LINDA WERTHEIMER, host: Oscar Hijuelos became internationally famous for his passionate reflections on the Cuban-American experience in "The Mambo Kings Play Songs of Love." Now he's decided to relate his own experience in a memoir.
In "Thoughts Without Cigarettes," Oscar Hijuelos returns to the New York City streets of his youth. Tom Vitali walked those streets with him.
TOM VITALE: Like Jacob Marley confronting the Ghost of Christmas Past, Oscar Hijuelos sees things on 118th Street and Amsterdam Avenue that are no longer there.
OSCAR HIJUELOS: I had this haunted feeling. And I have to say, just standing here on the corner waiting for you, I felt haunted again, 'cause I don't see the blank walls that you see.
VITALE: He sees the soulful Sicilian shoemaker in a green smock in the window of his repair shop; the row of tenement houses across the street where he used to play; his father, home from work, leaning against a basement rail, smoking cigarettes; the old Freegent's Pharmacy on the corner.
HIJUELOS: There was this soda fountain just through the window, and candy counters and a big telephone booth. You know, the old-style kind, with doors you'd open up? And that's where my folks back when they came here from Cuba in the late '40s and well into the '50s. We didn't have a telephone until the early 19 - about 1964, 1965. This brick wall...
(SOUNDBITE OF LAUGHTER)
HIJUELOS: ...is where they would go to make their telephone calls, or to receive calls from Cuba.
VITALE: The neighborhood is Morningside Heights. Oscar Hijuelos was born here in 1951.
(SOUNDBITE OF NEIGHBORHOOD NOISE)
HIJUELOS: This building here is 419. My heart is starting to palpitate. This is where I was raised. These two front windows are - were to our living room. As a kid I spent so much time standing at that window 'cause, you know, I was sick as a child and so my mother wouldn't let me out all that much. So I sort of saw this life exploding. I mean, it was such a lively block that it was very hard to feel lonesome, but somehow I could.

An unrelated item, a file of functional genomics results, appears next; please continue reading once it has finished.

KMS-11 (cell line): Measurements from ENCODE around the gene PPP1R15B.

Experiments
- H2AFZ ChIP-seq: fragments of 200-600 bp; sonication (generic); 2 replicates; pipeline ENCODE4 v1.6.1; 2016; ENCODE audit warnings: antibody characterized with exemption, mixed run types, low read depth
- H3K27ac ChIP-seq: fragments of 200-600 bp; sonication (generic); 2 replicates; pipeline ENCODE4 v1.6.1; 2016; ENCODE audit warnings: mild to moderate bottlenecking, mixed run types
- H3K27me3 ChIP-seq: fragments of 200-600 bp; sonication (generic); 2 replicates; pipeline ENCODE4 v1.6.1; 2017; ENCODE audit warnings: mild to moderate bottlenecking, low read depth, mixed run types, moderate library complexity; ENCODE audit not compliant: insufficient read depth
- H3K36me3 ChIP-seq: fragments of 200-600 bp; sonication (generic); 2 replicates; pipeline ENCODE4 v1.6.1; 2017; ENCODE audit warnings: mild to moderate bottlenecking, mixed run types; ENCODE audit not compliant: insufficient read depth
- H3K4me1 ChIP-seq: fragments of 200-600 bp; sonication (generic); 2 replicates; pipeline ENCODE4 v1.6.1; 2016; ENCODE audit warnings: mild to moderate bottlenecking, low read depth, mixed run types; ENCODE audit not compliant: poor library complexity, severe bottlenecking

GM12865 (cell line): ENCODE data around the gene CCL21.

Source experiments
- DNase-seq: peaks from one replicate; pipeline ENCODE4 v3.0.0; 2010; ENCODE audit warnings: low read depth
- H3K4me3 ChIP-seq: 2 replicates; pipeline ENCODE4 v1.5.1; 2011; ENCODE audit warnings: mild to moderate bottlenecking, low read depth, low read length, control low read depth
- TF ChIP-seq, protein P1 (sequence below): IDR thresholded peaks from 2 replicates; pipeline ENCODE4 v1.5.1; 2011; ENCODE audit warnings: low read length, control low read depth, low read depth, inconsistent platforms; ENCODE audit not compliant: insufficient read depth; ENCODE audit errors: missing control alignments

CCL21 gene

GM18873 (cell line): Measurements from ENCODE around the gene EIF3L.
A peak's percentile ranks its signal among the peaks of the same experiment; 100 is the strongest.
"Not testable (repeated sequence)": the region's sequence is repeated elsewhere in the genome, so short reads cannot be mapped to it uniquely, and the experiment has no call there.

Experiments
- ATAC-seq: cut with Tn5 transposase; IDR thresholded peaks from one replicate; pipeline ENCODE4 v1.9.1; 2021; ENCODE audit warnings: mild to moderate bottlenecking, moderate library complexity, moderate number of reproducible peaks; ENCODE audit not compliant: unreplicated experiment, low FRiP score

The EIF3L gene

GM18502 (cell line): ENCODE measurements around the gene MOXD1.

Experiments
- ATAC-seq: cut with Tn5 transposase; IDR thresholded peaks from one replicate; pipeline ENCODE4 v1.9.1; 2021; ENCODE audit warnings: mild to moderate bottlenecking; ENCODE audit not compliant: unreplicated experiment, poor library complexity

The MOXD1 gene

VITALE: When he was just four years old on a summer trip to Cuba, he contracted a kidney disease, nephritis. He had to spend a year in a convalescent hospital in Greenwich, Connecticut, miles from his family.
HIJUELOS: My mother always said I went in speaking Spanish and came out speaking English. And I think that could be said about my psychic inner state as well. I was sort of plucked out of the home world I knew and turned into something else. And I don't think I ever outgrew that because I always felt shell-shocked growing up.
VITALE: Hijuelos incorporated his alienation into his fiction, writing stories about lives lived between cultures. His most celebrated novel is about two brothers, Nestor and Cesar Castillo, musicians who leave Cuba with the dream of making it big in New York.
(SOUNDBITE OF MOVIE, "THE MAMBO KINGS")
ARMAND ASSANTE: (As Cesar Castillo) Come on, will you? Show them in (unintelligible) what a couple of stars look like. Hmm? Smile, will you? We're in America.